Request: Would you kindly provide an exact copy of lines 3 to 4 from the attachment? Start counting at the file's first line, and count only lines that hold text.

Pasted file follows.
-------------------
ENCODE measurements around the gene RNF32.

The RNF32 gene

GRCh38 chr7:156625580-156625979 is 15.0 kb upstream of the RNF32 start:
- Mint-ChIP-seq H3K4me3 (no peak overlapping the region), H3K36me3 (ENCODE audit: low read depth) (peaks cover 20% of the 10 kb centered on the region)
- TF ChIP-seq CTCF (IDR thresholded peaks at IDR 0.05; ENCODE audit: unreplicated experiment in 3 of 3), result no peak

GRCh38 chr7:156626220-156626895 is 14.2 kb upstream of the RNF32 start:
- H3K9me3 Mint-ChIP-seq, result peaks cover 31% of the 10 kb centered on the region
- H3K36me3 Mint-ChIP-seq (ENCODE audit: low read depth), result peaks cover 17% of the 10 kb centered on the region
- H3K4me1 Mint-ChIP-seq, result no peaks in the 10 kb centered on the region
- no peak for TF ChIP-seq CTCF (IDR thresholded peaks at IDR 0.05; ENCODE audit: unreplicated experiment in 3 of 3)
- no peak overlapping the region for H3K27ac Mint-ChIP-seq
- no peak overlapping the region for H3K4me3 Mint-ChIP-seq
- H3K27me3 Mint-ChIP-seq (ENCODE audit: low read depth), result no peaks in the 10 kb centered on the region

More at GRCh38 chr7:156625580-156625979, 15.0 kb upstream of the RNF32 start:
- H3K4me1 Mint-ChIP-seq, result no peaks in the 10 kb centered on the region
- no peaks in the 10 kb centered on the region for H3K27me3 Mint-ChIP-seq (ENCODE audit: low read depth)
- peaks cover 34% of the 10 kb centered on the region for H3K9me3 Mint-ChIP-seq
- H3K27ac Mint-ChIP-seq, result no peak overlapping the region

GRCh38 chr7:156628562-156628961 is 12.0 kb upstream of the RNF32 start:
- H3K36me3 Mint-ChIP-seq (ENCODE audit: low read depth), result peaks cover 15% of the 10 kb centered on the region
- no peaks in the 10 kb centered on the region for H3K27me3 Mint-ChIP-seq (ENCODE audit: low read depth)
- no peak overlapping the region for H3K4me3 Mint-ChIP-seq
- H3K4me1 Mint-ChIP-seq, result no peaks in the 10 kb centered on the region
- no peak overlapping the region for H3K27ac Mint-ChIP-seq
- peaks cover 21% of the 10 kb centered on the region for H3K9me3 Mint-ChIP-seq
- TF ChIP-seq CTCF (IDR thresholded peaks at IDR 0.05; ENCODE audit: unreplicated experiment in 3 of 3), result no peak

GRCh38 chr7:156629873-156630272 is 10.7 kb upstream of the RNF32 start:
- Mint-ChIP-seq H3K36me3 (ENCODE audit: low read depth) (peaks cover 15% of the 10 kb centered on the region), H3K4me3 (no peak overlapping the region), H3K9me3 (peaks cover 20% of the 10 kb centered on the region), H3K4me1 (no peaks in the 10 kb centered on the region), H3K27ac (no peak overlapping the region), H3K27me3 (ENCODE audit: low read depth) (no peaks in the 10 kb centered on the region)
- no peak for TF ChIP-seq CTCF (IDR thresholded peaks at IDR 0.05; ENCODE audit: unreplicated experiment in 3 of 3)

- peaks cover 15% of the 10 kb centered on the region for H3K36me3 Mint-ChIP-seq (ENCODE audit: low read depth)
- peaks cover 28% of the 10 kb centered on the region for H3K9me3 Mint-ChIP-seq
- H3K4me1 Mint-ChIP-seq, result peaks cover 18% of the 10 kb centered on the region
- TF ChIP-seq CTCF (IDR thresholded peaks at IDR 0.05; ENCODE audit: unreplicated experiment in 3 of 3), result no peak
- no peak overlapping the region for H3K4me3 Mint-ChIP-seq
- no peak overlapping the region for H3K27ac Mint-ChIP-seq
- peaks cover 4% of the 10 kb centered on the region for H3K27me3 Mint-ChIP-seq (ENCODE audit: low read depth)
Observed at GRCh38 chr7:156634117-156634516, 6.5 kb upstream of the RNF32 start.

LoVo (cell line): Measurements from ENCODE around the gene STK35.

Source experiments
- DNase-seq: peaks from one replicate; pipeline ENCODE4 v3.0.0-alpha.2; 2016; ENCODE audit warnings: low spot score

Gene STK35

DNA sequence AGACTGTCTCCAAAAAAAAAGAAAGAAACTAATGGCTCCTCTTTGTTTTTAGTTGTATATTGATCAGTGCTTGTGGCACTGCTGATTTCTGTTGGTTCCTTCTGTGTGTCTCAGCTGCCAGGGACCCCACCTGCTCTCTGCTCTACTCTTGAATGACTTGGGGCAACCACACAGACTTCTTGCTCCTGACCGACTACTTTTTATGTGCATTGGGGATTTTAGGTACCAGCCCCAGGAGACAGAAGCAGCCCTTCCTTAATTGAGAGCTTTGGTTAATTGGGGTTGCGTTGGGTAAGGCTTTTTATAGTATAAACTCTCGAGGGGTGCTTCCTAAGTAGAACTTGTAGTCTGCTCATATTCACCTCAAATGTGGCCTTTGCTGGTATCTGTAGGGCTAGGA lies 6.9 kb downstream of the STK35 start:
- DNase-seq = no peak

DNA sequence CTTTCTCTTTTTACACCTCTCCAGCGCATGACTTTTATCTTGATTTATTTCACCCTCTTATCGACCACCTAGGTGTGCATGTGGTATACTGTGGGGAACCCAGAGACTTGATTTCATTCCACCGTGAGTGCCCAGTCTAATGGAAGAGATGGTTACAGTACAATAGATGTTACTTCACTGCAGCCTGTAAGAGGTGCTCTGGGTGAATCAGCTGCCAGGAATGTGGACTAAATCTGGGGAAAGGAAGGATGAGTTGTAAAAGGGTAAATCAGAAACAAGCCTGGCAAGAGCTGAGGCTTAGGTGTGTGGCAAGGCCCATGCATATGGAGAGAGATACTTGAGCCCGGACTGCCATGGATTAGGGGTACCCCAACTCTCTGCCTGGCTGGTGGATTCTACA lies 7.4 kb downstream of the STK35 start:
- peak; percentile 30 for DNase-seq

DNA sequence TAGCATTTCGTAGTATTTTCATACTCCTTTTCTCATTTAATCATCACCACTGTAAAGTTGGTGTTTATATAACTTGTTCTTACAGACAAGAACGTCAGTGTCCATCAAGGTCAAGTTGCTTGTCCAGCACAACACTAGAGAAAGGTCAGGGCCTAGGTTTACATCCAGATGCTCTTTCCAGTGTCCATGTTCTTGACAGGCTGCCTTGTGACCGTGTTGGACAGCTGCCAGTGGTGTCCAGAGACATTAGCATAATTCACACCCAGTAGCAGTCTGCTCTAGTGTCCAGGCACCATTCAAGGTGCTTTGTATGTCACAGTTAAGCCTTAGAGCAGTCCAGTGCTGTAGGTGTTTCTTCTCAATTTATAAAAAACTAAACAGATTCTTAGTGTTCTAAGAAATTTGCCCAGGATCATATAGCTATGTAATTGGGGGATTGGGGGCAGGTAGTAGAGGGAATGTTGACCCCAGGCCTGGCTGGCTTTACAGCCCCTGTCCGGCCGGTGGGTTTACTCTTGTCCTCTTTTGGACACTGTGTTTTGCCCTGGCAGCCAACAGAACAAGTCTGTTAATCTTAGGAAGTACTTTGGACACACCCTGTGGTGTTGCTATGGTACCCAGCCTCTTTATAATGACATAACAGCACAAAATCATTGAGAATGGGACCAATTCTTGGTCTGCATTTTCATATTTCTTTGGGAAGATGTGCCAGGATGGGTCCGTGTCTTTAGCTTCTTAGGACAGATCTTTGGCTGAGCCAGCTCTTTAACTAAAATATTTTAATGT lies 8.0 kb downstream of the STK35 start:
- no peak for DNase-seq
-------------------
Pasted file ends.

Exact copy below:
GRCh38 chr7:156625580-156625979 is 15.0 kb upstream of the RNF32 start:
- Mint-ChIP-seq H3K4me3 (no peak overlapping the region), H3K36me3 (ENCODE audit: low read depth) (peaks cover 20% of the 10 kb centered on the region)